On why the upcoming elections will be particularly distressing, Jillian said, “In my head, karamihan ng tao ayaw talaga kay Mama. ‘Yun yung concern ko ‘pag sumabak siya sa laban, mauubos yung energy naming lahat. Seeing everyone wearing pink… It became easier to accept and plunge into the campaign.”

While Aika discussed the importance of balancing mental health with responsibilities and obligations, Tricia opened up about her own mental health experience. “The last few years have been tough on the mental health of our Mom and us sisters. It’s not wrong to seek professional help if you need it. But of course, not everyone has the luxury to look for professional help. It’s important to look for things you can do on your own. For me, it helps to be productive. Other times, it’s treating yourself. Anything to get your mind off of stressful emotions and thoughts. You have to set a balance between letting yourself grieve without letting go of your responsibilities.”

What tears us apart vs What brings us together

When asked about what VP Leni’s biggest challenges are heading into this campaign, the sisters were in agreement: misinformation and fake news.

“For the longest time, ‘di ko maintindihan kung bakit andaming tao na ambilis maniwala sa fake news and unverified sources,” said Tricia. “When I started meeting more people, I realized they don’t have the same luxury of having access to information. We can’t blame them. Whatever they are exposed to in regular doses, that is what they’ll believe. Siyempre it’s frustrating that they are not cautious about what’s thrown at them, but we can’t really blame them.”

While Jillian shared that she hopes for a more conversational approach when it comes to issues and for future generations to not have to grow up in a divided Philippines, Aika said that another hurdle the VP and her supporters have to overcome is to be able to develop: “the willingness and openness to work with people we don’t usually spend our time with. Despite differences, we can find a way to come together and work together.”

Echoing the unifying approach their mother has taken in coalition-building for the 2022 elections, the Robredo sisters insist that their mom isn’t out here trying to perpetuate another cult of personality. Aika summed it up succinctly, “When we felt our Mom would run, we hoped people would not look at her as a personality. We want people to support what she represents.”

Character > Achievements

              VP Leni represents the motto often associated with her alma mater: Honor and Excellence. But if it had to come down to a choice of which was more important, that choice is non-negotiably clear in the Robredo family: “My sisters and I talk a lot about the expectations our Mom has: that we have to be the best in whatever we do (wow Pokemon!). Sometimes they would express disappointment when we would come home with quizzes with a score of 8/10, but then Papa would say, Mas okay na sa’kin yung 4/10 basta mabuti ka pa rin na tao.’”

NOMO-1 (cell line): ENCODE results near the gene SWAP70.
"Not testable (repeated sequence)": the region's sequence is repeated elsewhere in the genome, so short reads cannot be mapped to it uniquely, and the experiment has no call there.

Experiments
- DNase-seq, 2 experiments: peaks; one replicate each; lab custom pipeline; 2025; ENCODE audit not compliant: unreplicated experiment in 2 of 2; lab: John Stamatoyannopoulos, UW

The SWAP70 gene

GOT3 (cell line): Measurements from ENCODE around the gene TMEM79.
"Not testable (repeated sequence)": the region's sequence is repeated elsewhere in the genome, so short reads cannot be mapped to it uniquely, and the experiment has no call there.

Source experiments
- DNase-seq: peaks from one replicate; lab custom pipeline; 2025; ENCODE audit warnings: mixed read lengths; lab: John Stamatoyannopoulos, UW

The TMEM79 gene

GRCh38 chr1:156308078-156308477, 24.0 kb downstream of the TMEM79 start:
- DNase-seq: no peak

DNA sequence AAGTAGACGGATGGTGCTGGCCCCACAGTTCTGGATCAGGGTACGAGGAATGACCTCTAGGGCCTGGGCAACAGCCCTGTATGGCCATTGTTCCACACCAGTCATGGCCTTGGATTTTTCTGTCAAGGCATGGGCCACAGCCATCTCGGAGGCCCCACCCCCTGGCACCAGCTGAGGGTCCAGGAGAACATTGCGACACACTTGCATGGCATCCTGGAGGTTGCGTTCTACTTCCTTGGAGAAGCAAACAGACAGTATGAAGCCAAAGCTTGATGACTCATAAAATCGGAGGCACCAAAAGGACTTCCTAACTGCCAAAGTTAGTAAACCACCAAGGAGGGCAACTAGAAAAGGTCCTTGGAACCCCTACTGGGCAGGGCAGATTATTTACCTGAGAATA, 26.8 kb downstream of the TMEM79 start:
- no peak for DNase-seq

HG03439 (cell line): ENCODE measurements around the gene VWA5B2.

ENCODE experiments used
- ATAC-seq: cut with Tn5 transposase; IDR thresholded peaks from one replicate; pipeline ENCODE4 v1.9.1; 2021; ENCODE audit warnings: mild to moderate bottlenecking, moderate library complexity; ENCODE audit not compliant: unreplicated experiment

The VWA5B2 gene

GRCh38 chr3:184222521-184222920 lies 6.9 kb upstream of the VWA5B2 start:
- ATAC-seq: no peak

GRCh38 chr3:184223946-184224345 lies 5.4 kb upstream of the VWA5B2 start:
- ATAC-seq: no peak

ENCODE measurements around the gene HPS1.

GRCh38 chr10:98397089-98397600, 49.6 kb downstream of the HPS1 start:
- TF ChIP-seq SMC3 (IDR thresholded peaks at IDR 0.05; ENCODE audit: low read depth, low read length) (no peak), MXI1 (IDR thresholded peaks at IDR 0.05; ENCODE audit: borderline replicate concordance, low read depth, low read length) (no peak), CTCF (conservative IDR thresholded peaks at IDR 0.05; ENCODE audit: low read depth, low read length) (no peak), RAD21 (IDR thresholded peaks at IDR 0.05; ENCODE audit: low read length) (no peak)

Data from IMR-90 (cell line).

According to Tricia, VP Leni had always made it clear, “Achievements come secondary to character.”

                When asked to share more about other life lessons they carry from their parents, Jillian says that consistency was always key with her father: “Whatever he did from Day 1, he was consistent until the last day. With Mama, ganun din. Whether in school or at work, every day you show up with your best.

                While Aika said it was hard to pick just one life lesson, she shared, “Mama is big on empowering other people. Whatever role she takes on, she wants to be an enabler for other people to become the best versions of themselves. If we look at her COVID response with the OVP, despite limited resources, she brought different organizations together. While she was first lady of Naga City, she became a lawyer and a mother. Whatever her role is, it has to enable and empower other people to live up to whoever they are meant to become.”

                Getting to interact with the Robredo sisters, it is clear that they have taken their parents’ lessons to heart. While many have praised the Vice President for her long list of achievements (and attributing them to her character), it’s undeniable that her daughters are equally praiseworthy in both respects.

                The elections have been a source of stress for the youth, with many of us worrying what kind of future we will inherit. If you’re undecided on whom to vote for, weighing the accomplishments and achievements of each candidate, I sincerely hope you remember what these things are secondary to. In 2022, vote for character.

Javi Vilchez

is a second year student at the UP College of Law. He also serves as Vice President of the UP Marine Biological Society, which champions environmental and marine conservation. In his spare time, Javi enjoys SCUBA Diving, reading, and taking care of his exotic pets, like a spiny-tailed lizard named Gimli.